In later life, you still need healthy foods, but fewer calories. Your healthcare provider and the USDA’s updated myPyramid for Older Adults, at
http://mypyramid.gov/, can help you make good choices. You can also get a personal nutrition plan at the USDA website.

Experts recommend eating at least five servings of fruits and vegetables daily, but less than a third of older adults do this. Don’t miss out. Choose a variety of fruits and vegetables. Go for deep colors: dark green, bright yellow, and orange choices like spinach, collard greens, carrots, oranges, and cantaloupe are extra nutritious. Choose whole grain bread, rice, and pasta instead of the white stuff. Pick less fatty meat, like chicken, and low-fat milk, cheese, and yogurt.

Shoot for heart-healthy fish, like tuna or salmon, twice a week. To help keep your bones strong, include sources of calcium and vitamin D. Two daily servings of milk, yogurt, or cheese are a good bet in your diet. And use healthier fats, such as olive and canola oil instead of butter or lard.

Some women may benefit from one alcoholic drink a day. Check with your healthcare provider to make sure this is right for you. One drink = 12 ounces of beer, 5 ounces of wine, or 1.5 ounces of hard liquor.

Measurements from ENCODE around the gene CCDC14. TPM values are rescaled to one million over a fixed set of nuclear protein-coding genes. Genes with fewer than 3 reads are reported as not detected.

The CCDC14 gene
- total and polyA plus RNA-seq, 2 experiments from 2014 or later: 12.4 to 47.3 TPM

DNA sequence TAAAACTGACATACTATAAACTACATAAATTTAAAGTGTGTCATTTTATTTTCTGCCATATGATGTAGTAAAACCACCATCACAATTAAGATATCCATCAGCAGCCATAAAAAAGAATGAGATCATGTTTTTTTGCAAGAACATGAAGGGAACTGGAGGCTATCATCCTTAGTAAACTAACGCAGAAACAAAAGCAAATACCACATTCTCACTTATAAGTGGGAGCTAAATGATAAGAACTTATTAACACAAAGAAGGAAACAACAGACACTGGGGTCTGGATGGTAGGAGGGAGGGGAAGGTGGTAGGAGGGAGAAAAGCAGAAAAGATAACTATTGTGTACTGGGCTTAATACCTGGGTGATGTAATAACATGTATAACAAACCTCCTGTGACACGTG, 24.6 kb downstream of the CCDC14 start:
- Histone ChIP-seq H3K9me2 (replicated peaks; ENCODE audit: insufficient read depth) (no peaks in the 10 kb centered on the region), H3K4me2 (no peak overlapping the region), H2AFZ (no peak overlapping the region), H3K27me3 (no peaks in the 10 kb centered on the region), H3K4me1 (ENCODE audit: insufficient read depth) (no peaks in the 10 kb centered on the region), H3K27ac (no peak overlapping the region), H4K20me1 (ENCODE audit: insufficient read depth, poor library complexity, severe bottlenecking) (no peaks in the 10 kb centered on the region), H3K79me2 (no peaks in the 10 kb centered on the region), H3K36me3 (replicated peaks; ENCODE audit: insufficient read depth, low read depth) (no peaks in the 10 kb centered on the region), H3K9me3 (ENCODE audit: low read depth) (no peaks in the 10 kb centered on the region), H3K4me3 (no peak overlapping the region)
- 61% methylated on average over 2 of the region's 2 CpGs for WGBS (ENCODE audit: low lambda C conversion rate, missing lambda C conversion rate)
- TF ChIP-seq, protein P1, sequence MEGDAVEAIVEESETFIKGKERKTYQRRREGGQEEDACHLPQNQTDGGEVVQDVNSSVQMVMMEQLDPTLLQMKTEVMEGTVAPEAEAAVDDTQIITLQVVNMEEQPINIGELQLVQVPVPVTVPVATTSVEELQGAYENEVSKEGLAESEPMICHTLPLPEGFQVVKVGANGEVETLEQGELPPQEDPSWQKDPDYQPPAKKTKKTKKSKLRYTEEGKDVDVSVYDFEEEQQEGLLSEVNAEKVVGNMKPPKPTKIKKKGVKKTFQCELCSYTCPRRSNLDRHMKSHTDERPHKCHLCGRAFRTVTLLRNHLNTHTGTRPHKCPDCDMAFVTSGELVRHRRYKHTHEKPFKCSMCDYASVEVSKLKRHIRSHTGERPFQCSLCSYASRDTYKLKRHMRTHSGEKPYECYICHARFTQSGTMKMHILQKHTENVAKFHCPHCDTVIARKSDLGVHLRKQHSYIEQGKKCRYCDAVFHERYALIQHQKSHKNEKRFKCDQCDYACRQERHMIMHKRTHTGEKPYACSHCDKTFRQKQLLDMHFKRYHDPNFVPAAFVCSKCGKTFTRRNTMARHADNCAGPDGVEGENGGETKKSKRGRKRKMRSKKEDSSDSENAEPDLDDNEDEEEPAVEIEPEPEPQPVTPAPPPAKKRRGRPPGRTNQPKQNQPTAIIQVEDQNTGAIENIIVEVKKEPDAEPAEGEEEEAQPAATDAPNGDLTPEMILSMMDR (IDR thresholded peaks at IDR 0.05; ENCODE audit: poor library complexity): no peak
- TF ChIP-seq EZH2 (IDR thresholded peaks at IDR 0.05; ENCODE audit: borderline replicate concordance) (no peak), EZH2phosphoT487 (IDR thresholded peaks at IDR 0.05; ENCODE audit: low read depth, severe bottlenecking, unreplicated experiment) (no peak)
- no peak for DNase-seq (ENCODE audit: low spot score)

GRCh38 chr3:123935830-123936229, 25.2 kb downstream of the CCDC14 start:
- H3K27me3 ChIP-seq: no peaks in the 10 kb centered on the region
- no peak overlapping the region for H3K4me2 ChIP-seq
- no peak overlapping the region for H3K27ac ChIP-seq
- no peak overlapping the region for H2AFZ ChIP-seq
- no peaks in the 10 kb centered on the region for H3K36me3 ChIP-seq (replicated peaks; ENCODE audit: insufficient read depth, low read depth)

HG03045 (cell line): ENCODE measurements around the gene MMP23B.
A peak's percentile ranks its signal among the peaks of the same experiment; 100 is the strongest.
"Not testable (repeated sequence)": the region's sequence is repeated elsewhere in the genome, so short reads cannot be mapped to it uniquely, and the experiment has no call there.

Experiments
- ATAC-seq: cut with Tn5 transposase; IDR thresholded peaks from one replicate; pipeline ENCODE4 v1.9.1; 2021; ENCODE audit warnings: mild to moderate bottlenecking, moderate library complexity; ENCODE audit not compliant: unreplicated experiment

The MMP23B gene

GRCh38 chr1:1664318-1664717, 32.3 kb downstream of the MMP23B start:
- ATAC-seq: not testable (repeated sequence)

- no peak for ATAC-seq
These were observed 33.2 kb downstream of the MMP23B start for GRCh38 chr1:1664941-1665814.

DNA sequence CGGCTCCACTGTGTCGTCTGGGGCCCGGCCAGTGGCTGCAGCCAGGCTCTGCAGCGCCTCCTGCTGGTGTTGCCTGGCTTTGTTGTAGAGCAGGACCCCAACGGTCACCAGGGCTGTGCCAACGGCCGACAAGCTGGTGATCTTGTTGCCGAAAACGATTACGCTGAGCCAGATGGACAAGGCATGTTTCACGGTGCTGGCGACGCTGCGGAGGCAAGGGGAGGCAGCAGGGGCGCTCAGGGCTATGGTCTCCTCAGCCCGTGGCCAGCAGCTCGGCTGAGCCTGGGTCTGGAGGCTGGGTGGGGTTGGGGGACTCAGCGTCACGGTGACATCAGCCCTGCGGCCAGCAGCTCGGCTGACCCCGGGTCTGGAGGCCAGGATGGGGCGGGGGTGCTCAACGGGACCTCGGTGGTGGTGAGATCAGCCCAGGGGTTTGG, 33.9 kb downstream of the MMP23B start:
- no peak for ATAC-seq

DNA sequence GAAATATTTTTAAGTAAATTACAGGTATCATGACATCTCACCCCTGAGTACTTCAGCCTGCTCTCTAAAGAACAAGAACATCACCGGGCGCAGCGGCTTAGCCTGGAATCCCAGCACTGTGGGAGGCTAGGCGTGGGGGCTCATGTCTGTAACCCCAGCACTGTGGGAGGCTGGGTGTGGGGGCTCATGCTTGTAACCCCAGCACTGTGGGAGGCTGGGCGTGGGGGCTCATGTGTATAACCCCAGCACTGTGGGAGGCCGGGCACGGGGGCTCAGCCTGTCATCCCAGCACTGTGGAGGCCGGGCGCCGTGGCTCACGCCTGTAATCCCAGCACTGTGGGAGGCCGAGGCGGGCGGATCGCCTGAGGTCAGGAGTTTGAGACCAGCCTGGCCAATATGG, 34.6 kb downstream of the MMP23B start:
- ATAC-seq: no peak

Regular exercise is important for good health at any age. Exercise tones up your heart and circulation, strengthens bones, boosts brain function, lifts your mood, and can help prevent and ease depression. Your healthcare provider can help you come up with an exercise program that’s right for you.

Sign up for a class at the local library, senior center, or community college (some offer free classes for older adults). 

Do word puzzles, number puzzles, jigsaw puzzles - whatever interests you.  Make sure you challenge your brain by trying new things, rather than just repeating the same exercises over and over again.